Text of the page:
AT 10.12am on a Sunday morning in 2007, Kieron Ducie and Ann Corcoran came crashing into Navan General Hospital with a seriously ill young woman. She was the model Katy French, famous for her vivacious publicity stunts and unashamed love of bling. Now she was unconscious at the door of a provincial hospital, her life at risk.
As a medical team worked to save her, a senior nurse turned her attention to the couple who had brought her in. Had Katy taken anything, she wanted to know. Had she taken cocaine? Ducie said that Katy had passed the night at his house in Kilmessan with his girlfriend, Ann, where they drank two bottles of champagne.
The nurse later told detectives that Ducie did most of the talking. She found this strange, as he had not actually been at home for most of the night.
He told the nurse he did not arrive home until 6am. So the nurse directed her questions to Ann, who had actually been with Katy all night. Had Katy taken anything? Ann replied that she hadn't seen Katy take anything, but she had been to the bathroom several times.
By now, Katy was clinically brain dead, the oxygen to her brain cut off by seizure, which doctors suspected was caused by drugs. It was vital to find out what she had taken. The consultant anaesthetist left Katy's bedside to join the nurse in questioning the couple. Had she taken anything? Ann repeated that Katy had not taken anything in front of her, but had been to the bathroom a lot.
They asked if Katy had a handbag with her, in the hope that they might find clues in it as to what she had taken. Neither of them answered immediately. So the nurse suggested that she could ask gardai to drive to Kieron's house to look for it. He had already said he had been drinking. The nurse was then told that Katy's handbag was in the 4x4 outside.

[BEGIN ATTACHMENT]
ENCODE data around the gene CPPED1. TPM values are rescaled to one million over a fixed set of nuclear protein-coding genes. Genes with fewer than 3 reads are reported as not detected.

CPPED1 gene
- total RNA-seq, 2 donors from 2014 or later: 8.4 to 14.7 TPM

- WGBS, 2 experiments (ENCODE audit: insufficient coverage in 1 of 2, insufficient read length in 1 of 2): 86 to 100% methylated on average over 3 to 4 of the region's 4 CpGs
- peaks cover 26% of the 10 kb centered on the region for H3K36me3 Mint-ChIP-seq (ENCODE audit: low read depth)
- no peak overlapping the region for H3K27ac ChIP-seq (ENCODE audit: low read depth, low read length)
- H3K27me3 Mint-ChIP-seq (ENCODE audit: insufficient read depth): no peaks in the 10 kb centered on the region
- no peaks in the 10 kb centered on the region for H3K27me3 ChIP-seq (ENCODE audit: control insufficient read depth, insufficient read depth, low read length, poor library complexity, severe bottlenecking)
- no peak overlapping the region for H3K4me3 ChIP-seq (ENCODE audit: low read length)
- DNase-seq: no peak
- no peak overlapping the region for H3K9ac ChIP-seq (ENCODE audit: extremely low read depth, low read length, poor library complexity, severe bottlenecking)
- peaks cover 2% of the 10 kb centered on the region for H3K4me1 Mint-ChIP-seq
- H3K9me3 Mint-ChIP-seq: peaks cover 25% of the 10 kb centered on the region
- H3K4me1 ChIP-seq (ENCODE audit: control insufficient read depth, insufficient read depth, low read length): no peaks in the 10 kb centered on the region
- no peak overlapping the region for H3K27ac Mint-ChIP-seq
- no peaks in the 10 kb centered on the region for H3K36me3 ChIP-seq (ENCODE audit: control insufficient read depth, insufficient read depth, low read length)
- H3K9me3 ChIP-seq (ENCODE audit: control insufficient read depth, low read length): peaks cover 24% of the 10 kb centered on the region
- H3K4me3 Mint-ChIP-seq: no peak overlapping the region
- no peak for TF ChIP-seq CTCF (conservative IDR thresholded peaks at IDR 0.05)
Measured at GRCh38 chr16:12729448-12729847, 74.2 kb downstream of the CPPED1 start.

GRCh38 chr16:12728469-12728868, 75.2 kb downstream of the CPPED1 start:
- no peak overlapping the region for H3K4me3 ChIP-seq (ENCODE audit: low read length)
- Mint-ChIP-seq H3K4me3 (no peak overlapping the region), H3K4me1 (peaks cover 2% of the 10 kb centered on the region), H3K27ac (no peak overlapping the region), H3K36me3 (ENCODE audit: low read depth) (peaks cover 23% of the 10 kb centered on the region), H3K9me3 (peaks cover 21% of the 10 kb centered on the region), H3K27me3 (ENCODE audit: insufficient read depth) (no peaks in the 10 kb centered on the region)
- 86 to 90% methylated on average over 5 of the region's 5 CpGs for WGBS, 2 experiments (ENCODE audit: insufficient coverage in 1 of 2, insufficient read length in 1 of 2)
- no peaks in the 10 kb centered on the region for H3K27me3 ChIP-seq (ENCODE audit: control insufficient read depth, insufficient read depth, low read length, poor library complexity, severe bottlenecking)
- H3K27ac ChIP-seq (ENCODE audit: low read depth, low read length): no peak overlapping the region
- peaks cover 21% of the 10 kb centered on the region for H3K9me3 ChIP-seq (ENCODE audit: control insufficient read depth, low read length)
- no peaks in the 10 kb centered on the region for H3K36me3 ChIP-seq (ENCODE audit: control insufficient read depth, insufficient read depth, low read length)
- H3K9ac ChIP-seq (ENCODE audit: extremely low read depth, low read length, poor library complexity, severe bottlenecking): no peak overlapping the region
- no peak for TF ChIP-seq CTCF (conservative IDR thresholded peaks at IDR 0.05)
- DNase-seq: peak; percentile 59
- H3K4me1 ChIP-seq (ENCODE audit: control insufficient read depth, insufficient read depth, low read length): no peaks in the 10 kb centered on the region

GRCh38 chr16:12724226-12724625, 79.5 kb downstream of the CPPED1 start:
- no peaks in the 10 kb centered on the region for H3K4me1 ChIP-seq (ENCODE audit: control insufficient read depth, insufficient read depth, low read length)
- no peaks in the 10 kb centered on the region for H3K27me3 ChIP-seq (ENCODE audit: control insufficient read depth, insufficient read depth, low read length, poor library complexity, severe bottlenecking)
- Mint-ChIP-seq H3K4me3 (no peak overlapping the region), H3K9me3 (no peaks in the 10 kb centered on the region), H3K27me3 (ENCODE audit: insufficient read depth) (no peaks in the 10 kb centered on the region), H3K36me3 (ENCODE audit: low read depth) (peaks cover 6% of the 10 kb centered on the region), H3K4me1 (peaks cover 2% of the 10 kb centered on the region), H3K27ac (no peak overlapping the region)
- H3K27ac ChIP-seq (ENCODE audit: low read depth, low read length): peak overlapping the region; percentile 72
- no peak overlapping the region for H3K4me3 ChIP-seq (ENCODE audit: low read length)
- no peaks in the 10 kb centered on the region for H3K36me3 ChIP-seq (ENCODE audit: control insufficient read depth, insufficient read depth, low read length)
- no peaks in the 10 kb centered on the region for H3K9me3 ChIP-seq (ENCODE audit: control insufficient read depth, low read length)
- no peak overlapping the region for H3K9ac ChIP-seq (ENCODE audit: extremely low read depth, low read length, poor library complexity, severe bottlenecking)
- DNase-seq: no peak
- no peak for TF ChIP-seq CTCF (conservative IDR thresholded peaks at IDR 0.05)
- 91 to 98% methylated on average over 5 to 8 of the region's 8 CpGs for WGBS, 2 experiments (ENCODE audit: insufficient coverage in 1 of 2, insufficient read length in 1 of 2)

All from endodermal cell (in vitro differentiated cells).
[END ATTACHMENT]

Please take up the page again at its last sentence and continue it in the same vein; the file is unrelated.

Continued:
The nurse went with Ann to fetch it – a black Fendi handbag was on the floor. But the only drugs it contained were Katy's prescribed antibiotics for a kidney infection. The nurse stressed again how important it was that they find out what Katy had taken. Ann repeated that she hadn't seen her take anything. All the medical team could glean from the pair of them was that Katy had taken drugs in the past.
Kieron Ducie and Ann Corcoran stayed at the hospital until Katy's mother arrived. Five days later, Katy French passed away in the arms of her sister, Jill, and her parents, Janet and John, days after her 24th birthday.
An autopsy would later reveal that she died of brain damage caused by ingestion of cocaine. There was hardly any alcohol in her system. Ducie and his girlfriend's display of dumb ignorance for the medical team battling to save her life was a sham.
They not only knew that the young model had taken cocaine, but had ordered the drug for her through one of Ducie's contacts. They lied about what happened until they could no longer deny the mounting evidence gathered against them in the garda investigation.
Last week, Kieron Ducie and Ann Corcoran received suspended jail sentences after they pleaded guilty at Trim Circuit Court to helping to procure the cocaine that caused the death of Katy French. Ducie was sentenced to two-and-a-half years and Corcoran to two, both sentences suspended on €200 bonds.
The day after Katy was admitted, her father rang gardai and asked them to investigate the circumstances in which she was brought to hospital. A day or so later, detectives caught up with Kieron Ducie at his home in Kilmessan, Co Meath.
He welcomed them in and spun them a yarn about how Katy had rung him the night before she collapsed. She was upset about various things, he claimed, including how several models did not turn up at her birthday party. He said Katy wanted to spend a girly night in with his girlfriend, Ann Corcoran, in Kilmessan. He stayed out on the town in Dublin, in Cocoon Bar, then in Lillie's nightclub, and then went to an apartment in Swords. He claimed he got home at 6.30am, found the girls still up drinking and sat down to join them. They chatted for an hour-and-a-half or so and then retired, having talked Katy out of driving home. Ann put her to bed in the spare room downstairs, taking off her shoes and pulling a blanket over her.
It was now, by Ducie's account, around 8am or 8.15am. Fifteen minutes later he heard a thud downstairs, found Katy lying face down on the floor, "bouncing off the ground", her limbs rigid, her eyes bulging and foaming at the mouth. Ann wanted to ring an ambulance but he said it would be quicker to drive to hospital, and "wasting no time" they sped off.
"The doctor asked me how long Katy was doing drugs. I said I didn't know. I said I didn't even know if she had taken drugs that night," Ducie told detectives, insisting he was totally anti-drugs. Corcoran told detectives an almost identical story. The officers were deeply suspicious.